There is nothing invidious in the use of the term, herd, in connection with the State. It is merely an attempt to reduce closer to first principles the nature of this institution in the shadow of which we all live, move and have our being. Ethnologists are generally agreed that human society made its first appearance as the human pack and not as a collection of individuals or couples. The herd is in fact the original unit, and only as it was differentiated did personal individuality develop. All the most primitive tribes of men are shown to live in very complex but very rigid social organization where opportunity for individuation is scarcely given. These tribes remain strictly organized herds, and the difference between them and the modern State is one of degree of sophistication and variety of organization, and not of kind.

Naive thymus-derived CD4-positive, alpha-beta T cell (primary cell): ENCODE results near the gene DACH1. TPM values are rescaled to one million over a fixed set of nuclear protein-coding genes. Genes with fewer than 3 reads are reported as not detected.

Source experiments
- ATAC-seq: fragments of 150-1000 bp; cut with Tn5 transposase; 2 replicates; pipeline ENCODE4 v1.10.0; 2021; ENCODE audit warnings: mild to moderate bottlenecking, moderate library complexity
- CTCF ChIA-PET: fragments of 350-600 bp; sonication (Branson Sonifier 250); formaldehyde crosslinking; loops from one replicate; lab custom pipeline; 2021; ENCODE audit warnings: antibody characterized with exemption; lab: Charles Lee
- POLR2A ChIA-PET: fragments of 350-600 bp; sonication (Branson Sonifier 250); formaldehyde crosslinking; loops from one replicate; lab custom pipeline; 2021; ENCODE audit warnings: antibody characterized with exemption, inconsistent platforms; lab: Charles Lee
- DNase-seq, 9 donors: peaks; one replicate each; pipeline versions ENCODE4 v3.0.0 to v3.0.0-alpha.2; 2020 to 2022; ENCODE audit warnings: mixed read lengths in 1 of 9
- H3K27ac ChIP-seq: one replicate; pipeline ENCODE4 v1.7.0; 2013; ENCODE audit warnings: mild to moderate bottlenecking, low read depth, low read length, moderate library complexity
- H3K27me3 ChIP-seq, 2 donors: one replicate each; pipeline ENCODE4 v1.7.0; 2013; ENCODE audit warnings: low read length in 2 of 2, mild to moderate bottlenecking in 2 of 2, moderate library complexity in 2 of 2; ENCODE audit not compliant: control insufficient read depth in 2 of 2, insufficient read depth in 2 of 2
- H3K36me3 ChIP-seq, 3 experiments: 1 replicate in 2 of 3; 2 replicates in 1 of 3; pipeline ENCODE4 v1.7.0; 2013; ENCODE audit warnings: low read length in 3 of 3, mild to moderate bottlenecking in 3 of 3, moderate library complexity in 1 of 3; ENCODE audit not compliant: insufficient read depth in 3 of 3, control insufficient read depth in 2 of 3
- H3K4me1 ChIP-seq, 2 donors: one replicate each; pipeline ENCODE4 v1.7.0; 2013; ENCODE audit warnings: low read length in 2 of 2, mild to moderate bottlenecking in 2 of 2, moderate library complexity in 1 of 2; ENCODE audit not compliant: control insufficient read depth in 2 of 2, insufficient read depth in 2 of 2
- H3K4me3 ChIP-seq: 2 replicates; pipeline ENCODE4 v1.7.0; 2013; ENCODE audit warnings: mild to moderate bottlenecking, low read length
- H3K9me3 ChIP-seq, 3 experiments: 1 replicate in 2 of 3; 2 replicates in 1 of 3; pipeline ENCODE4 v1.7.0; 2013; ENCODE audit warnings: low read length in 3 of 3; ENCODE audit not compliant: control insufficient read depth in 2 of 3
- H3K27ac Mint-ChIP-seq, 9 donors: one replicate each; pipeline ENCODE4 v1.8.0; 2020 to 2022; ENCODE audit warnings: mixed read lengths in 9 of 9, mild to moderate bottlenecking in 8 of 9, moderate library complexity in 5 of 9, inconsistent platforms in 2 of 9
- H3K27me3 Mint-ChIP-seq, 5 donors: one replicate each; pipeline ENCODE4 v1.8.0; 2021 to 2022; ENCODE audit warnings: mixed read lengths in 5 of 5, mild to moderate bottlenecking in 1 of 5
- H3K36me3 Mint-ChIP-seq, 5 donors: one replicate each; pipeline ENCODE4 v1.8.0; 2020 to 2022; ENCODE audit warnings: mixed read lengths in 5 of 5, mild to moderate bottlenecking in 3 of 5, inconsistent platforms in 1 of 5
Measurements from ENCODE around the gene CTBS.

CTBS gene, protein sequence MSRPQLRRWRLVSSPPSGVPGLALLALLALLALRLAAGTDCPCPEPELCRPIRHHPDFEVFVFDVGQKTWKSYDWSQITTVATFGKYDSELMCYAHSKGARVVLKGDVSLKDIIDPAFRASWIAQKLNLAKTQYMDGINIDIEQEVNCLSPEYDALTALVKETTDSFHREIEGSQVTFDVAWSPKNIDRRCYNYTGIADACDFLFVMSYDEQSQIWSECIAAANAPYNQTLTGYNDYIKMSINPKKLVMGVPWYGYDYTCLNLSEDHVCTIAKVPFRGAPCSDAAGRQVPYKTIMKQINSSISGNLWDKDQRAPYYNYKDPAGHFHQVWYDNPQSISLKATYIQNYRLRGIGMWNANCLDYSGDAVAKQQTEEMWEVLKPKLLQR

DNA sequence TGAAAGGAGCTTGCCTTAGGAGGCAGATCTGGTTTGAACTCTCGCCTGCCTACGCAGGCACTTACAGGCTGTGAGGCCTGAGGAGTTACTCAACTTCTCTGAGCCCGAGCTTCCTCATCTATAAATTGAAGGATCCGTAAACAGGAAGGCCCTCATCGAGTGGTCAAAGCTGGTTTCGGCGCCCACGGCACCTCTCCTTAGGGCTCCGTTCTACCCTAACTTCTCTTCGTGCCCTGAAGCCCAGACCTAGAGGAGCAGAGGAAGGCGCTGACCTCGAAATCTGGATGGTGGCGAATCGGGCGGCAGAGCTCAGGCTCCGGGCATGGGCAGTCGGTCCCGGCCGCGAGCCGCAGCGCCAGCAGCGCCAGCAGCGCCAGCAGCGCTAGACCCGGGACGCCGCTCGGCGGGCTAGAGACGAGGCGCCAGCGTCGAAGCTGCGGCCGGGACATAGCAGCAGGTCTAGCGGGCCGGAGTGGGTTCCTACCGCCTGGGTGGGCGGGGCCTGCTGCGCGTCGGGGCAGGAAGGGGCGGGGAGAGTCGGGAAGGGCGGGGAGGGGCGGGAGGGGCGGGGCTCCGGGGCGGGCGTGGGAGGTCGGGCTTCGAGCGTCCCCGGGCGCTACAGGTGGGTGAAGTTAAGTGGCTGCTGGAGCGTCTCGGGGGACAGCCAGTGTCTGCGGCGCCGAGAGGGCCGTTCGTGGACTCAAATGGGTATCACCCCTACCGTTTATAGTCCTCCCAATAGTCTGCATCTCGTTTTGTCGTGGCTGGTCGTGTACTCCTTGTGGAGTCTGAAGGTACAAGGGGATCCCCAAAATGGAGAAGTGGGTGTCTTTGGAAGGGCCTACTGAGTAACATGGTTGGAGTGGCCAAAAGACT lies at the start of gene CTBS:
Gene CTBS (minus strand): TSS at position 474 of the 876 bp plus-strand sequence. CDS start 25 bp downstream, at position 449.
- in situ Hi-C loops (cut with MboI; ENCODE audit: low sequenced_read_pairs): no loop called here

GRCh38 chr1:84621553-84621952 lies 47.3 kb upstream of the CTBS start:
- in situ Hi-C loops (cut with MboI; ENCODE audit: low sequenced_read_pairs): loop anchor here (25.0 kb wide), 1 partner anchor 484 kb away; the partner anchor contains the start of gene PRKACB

A herd is a whole lot easier to control than a bunch of individuals. Individuals don’t follow one another into a paddock or over a cliff. They go their own way, seek their own truths. The State prefers if we’re homogeneous. Unity around the war effort provided that in a largely individualistic society under Woodrow Wilson. Bourne didn’t live to see our own time when everybody is encouraged to join a group – particularly an aggrieved group — but in the next section, he does write about tribalism and why it leads to problems. Lela 

War Is the Health of the State   Leave a comment

From Randolph Bourne’s “The Law”